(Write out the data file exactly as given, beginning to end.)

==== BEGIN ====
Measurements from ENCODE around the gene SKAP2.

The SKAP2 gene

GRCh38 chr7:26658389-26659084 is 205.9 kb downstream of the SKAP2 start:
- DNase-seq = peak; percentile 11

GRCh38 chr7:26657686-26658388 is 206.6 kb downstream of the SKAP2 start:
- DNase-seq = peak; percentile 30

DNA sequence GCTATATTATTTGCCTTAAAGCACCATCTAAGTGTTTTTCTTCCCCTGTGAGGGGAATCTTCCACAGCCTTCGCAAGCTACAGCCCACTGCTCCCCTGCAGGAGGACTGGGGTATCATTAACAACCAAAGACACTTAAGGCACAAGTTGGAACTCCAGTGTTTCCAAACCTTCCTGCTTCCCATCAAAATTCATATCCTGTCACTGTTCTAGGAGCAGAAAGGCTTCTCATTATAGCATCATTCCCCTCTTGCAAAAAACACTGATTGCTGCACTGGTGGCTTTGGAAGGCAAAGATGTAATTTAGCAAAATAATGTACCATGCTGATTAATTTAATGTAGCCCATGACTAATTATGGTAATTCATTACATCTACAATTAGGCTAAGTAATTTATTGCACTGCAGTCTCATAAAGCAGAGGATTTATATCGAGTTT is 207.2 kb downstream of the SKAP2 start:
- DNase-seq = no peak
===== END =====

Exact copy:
Measurements from ENCODE around the gene SKAP2.

The SKAP2 gene

GRCh38 chr7:26658389-26659084 is 205.9 kb downstream of the SKAP2 start:
- DNase-seq = peak; percentile 11

GRCh38 chr7:26657686-26658388 is 206.6 kb downstream of the SKAP2 start:
- DNase-seq = peak; percentile 30

DNA sequence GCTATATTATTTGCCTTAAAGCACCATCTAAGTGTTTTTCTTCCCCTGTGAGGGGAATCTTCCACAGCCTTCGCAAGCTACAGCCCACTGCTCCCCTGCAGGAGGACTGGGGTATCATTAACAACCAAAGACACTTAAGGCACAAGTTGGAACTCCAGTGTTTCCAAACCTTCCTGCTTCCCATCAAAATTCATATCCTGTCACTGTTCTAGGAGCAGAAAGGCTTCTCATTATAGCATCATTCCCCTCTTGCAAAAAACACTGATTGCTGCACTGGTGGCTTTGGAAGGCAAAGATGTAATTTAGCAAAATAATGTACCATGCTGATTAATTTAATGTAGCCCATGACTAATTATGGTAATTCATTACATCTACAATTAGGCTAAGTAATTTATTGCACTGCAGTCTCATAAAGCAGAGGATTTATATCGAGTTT is 207.2 kb downstream of the SKAP2 start:
- DNase-seq = no peak